By Joel Durham Jr.  |  Posted 2002-01-29 Print this article Print

-SR"> Another board fit for the masses but a bane to DIYers, the DFI AD70-SR is packed with features but needs too much physical handling to score points with tweakers.

Jumpers allow you to toggle 5V power for the integrated USB ports and the pinouts for USB2 and 3. You also set the FSB voltage with a jumper, and changing the CPU multiplier requires manipulating a DIP switch--although you can adjust the voltage through the BIOS utility.

Considering all the real estate on this big board, DFI did a stunningly inefficient job laying it out; they completely failed to take advantage of its space. Theres enough empty room around the north bridge to build a house. There are only five PCI slots, but there should be room for six; it sports three DIMM sockets, but theres sufficient acreage for a fourth. The CPU socket is on the very edge of the board, which puts it within an amoebas breath of the power supply. The EIDE and floppy connectors are clustered tightly together, but the Promise 20265R-powered RAID connectors have some breathing room.

DFI scores points for documentation. In addition to the motherboard manual and a separate manual for RAID administration, the board includes an old fashioned, glue-backed, notated diagram of the board that you can stick to the inside of your case for reference.

case sticker

The DFI is an all-around solid performer, kicking particular butt in Windows Me game testing. It took the checkered flag in the 3DMark tests and the GameGauge composite score--but suffered in our Quake 3 Arena high-polygon test (using the VIA demo).

With its impressive stability and friendly documentation, this board might be the foundation for a decent server or a power hungry, but tweak-shy gamer. Unfortunately, it doesnt have much in the way of features for its price, and its layout is atrocious. DIYers who have a penchant for experimentation would definitely be better off looking elsewhere.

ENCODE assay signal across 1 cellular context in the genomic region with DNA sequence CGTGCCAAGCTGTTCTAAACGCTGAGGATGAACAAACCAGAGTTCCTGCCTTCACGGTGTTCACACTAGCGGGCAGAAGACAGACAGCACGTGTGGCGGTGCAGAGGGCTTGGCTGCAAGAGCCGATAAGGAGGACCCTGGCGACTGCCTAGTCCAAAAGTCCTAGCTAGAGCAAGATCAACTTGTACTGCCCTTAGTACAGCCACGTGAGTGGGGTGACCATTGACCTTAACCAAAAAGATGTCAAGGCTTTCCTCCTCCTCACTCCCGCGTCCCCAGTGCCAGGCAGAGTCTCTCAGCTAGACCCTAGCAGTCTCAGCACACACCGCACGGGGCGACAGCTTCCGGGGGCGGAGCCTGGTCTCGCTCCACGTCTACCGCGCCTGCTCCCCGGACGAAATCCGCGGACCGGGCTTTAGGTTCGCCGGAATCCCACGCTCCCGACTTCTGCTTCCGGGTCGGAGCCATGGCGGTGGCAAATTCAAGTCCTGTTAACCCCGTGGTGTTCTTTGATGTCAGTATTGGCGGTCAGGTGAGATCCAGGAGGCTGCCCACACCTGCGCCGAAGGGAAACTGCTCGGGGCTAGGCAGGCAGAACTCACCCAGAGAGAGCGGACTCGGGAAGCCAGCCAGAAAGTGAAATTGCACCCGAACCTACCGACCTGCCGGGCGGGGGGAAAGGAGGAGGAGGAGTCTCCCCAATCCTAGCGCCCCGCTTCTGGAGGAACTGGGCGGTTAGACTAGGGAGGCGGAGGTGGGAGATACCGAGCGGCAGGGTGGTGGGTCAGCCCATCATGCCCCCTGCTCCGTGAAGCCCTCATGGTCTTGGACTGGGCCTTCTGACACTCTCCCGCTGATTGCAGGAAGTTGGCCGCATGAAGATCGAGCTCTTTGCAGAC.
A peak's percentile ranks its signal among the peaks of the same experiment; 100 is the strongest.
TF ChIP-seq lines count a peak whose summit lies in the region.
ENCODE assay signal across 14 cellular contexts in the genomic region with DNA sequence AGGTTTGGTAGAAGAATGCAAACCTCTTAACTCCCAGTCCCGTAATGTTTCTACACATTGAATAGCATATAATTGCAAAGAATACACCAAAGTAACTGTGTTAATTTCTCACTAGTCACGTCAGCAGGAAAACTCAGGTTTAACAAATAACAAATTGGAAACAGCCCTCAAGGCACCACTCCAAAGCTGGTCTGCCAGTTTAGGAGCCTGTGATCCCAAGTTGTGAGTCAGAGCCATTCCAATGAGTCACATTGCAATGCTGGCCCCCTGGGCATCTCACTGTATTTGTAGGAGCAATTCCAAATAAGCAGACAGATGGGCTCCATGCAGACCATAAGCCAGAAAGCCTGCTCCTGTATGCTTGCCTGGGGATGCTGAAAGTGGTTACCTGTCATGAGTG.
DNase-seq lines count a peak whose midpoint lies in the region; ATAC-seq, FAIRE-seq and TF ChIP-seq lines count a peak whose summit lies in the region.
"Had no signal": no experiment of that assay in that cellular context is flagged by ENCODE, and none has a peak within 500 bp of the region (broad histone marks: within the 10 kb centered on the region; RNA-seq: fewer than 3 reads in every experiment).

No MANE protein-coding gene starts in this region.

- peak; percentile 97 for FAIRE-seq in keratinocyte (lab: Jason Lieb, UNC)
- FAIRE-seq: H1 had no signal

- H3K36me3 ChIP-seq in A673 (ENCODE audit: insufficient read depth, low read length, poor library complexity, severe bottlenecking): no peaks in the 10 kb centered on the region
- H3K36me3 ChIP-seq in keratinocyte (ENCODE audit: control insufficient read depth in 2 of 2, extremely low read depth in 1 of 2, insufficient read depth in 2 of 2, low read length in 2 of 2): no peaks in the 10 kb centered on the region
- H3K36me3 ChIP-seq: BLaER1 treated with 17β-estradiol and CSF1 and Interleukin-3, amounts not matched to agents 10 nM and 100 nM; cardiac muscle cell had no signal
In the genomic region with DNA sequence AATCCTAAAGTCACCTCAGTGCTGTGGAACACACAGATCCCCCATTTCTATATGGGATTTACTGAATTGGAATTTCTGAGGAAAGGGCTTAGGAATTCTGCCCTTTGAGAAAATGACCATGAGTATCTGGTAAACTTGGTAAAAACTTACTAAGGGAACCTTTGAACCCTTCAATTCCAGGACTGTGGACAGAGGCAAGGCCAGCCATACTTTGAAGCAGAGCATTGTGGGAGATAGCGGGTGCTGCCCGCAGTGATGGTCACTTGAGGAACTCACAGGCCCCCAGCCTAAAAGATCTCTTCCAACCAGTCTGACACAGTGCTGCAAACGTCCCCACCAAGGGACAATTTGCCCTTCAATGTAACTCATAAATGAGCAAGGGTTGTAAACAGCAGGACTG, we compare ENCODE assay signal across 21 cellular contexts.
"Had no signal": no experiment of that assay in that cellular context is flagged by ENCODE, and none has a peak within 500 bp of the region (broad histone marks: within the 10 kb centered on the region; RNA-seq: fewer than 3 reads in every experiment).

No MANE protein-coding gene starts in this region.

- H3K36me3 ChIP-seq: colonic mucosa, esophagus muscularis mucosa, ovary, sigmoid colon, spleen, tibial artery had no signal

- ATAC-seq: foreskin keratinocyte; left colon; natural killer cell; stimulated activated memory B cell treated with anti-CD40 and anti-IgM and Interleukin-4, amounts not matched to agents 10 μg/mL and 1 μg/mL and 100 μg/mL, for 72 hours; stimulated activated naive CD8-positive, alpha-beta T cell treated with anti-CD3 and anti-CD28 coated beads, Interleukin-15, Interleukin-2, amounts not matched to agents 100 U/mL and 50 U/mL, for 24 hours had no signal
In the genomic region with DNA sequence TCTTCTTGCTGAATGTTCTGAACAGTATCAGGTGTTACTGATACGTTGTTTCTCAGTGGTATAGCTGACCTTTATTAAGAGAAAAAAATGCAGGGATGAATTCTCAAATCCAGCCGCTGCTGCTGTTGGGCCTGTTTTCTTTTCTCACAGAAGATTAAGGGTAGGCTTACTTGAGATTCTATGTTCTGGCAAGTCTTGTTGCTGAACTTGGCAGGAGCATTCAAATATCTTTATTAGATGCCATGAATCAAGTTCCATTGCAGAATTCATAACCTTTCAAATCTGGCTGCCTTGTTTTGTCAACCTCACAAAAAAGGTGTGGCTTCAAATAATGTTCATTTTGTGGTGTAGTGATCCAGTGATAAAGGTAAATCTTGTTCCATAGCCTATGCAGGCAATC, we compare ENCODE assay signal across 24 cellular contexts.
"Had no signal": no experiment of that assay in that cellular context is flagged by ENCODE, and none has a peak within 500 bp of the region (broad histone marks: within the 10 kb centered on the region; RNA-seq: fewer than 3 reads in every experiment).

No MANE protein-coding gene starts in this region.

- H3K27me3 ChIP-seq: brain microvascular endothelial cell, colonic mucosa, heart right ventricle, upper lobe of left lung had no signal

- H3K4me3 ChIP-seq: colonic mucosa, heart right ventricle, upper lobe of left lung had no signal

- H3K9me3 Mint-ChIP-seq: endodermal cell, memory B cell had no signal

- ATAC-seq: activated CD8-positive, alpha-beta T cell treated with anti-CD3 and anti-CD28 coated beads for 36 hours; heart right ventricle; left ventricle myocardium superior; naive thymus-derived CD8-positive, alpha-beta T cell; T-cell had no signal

Price: $100-125
Pros: Very stable; great game performance
Cons: Poor layout; DIP switch reliance for CPU ratio tweaking
Score: 7/10 www.dfi.com

Joel Durham Jr. has loved computers, technology, and gaming since he was a kid, first enjoying the wonders of the Atari 2600 and later indulging in the fabulous graphics of the Commodore 64. His lust for all things technical drove him to eventually seek employment: he landed a job at Computer Concepts, a Rochester-based PC consulting and repair firm, where the company president took Joel on as his apprentice. Within a year, Joel was running the service shop, installing networks for clients, and building systems with glee.

A writer at heart, Joel longed for the glory of seeing his words in print, so in 1997 he left his shop to take a job as PC Gamer's first Technical Editor. After leaving that post to flee the ridiculous cost of living in northern California, Joel worked mostly as a freelance tech writer, taking a year-long break from the mercenary life to telecommute to CNET as the Senior Technical Editor of the now-sadly-defunct Gamecenter. Residing in Upstate New York with his family, Joel repeatedly flung himself at ExtremeTech (which often used his freelance services over the years) until he convinced them to hire him.


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